The US government has begun drawing up sanctions against Syrian President Bashar Assad and his inner circle, officials said, as the White House condemned the increasingly violent crackdown against anti-government protesters in which more than 300 people have been killed.
An official said discussions about the severity and scope of possible sanctions were under way, but would probably involve asset freezes and travel bans against Assad, members of his family and senior regime officials.
Syria is already subject to numerous penalties as it is deemed a "state sponsor of terrorism" by the US State Department. The sanctions now being considered would target specific individuals accused of ordering or committing human rights abuses, the official said.
Similar sanctions were crafted for Libyan leader Muammar Gaddafi, his family and top aides. But the model for the Syria sanctions is likely to be the penalties put in place against senior Iranian officials for human rights abuses in the aftermath of disputed elections, the official said.
The official acknowledged that calls for sanctions have been growing as Assad's crackdown on protesters intensifies. On Monday, troops backed by tanks and snipers stormed the southern city of Daraa, according to witnesses.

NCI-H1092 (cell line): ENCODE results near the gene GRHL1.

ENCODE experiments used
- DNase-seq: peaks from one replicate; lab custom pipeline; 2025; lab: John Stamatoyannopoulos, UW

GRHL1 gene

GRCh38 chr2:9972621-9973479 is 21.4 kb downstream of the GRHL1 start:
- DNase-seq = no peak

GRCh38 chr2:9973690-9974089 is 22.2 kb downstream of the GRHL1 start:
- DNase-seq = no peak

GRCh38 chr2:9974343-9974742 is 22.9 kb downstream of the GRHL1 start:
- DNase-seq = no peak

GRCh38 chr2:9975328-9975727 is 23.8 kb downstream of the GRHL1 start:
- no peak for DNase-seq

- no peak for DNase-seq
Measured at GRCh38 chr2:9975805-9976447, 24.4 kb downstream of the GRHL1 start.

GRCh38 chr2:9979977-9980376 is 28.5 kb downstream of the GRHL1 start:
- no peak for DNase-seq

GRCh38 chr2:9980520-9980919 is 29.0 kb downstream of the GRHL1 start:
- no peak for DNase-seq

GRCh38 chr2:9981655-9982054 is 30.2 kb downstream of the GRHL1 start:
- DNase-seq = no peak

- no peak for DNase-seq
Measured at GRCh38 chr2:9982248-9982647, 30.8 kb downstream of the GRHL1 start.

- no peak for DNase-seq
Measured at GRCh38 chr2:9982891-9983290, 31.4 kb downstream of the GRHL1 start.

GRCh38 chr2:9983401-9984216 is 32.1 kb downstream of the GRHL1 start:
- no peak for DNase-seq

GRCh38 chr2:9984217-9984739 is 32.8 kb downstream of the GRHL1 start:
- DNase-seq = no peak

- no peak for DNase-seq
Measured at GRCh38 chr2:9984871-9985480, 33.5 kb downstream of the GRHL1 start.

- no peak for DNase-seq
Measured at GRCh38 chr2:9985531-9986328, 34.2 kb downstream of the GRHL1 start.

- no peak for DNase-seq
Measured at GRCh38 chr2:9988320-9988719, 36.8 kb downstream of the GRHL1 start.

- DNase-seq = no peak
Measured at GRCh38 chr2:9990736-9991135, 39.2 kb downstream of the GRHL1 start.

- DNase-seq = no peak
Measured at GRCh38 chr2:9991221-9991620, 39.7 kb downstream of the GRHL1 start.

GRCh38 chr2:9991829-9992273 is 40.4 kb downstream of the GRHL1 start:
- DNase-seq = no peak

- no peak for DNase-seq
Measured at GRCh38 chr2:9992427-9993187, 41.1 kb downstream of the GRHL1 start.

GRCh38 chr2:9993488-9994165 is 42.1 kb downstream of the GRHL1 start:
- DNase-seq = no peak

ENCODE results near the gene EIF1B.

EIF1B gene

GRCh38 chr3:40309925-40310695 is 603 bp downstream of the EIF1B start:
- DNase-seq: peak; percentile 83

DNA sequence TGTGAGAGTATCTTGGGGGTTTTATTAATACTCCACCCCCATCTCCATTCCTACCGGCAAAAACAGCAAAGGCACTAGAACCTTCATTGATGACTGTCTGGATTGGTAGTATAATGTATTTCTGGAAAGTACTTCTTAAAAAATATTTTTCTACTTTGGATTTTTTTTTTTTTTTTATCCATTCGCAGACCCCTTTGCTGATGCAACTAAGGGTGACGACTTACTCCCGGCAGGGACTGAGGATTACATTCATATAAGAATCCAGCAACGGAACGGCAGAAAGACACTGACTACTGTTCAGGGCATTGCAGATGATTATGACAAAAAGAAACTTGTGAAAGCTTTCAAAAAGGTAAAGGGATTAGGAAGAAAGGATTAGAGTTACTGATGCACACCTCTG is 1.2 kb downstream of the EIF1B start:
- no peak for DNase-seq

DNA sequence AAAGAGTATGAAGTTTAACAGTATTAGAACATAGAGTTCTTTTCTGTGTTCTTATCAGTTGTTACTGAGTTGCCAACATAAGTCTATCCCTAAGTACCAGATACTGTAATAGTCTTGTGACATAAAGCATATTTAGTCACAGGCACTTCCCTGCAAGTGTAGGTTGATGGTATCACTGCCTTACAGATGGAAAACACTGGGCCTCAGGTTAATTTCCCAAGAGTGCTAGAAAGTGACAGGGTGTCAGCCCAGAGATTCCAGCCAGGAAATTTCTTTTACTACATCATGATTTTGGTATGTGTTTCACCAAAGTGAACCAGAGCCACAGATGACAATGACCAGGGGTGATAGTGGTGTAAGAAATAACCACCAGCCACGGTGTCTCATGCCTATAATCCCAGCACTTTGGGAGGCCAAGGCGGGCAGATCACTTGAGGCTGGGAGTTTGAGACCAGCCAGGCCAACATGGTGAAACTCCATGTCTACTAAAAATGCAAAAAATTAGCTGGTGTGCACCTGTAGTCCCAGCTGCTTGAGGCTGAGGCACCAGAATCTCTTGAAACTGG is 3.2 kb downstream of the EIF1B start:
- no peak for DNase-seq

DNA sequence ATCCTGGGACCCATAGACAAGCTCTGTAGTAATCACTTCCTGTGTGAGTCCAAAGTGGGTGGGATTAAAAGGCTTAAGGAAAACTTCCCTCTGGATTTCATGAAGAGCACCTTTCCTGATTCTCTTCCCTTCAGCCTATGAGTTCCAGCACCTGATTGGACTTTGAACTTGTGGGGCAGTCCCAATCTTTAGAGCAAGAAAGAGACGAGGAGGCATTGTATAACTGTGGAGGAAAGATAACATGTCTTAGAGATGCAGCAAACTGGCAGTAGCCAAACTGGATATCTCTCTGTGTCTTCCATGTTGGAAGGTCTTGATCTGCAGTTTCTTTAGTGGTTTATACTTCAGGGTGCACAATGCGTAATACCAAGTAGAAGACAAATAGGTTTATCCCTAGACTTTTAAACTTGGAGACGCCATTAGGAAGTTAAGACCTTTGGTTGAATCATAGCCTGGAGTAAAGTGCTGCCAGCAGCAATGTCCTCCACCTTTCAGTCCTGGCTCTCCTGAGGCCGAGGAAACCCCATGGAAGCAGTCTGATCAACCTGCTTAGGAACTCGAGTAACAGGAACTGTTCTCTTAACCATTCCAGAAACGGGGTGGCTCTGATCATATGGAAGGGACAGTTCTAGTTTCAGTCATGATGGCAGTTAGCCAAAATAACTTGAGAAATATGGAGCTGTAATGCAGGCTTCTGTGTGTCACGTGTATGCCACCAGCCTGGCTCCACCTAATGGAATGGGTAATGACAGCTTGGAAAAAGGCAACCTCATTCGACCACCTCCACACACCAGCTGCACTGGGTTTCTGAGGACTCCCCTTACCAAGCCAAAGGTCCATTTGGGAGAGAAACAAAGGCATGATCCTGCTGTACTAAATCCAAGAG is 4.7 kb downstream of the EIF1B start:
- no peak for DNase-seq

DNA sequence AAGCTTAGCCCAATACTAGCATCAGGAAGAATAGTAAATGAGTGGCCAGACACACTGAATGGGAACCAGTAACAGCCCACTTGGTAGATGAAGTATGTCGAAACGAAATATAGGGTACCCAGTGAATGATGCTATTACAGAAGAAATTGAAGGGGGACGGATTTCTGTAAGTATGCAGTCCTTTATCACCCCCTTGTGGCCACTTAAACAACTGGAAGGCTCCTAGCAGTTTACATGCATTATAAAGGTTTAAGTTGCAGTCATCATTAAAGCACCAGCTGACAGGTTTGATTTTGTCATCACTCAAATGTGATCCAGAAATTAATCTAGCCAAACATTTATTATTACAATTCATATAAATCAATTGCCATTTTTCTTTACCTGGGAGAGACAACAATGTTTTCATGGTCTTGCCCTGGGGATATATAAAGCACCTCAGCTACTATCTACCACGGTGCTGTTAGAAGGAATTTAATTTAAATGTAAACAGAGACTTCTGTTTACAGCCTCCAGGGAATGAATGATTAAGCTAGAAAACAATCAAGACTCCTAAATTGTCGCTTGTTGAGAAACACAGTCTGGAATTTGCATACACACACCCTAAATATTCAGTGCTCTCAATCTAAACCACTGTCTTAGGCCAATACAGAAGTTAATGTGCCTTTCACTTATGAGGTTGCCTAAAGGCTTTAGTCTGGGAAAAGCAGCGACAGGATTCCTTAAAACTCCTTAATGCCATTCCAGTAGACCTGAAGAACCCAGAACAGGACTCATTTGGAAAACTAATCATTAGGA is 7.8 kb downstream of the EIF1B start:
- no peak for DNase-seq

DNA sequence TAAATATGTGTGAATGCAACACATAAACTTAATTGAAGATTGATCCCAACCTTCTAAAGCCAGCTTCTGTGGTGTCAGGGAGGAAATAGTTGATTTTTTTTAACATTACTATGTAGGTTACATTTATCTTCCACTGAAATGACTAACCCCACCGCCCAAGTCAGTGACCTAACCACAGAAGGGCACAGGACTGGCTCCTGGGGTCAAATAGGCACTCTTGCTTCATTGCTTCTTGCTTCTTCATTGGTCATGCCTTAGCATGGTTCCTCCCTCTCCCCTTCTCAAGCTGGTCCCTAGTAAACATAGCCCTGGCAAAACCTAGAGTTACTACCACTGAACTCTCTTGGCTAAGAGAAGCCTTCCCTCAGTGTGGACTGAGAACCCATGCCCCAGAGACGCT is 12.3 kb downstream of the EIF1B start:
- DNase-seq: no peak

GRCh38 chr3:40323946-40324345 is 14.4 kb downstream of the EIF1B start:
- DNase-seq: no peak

At the White House, National Security Council spokesman Tommy Vietor deplored the latest developments and said sanctions against the Assad regime were a possible response.
His comments marked the first time a US official has said publicly that sanctions were an option. Since President Barack Obama took office in 2009, his administration had tried to engage Assad's government and encourage reforms.
"The brutal violence used by the government of Syria against its people is completely deplorable and we condemn it in the strongest possible terms," Mr Vietor said.
"The United States is pursuing a range of possible policy options, including targeted sanctions, to respond to the crackdown and make clear that this behaviour is unacceptable."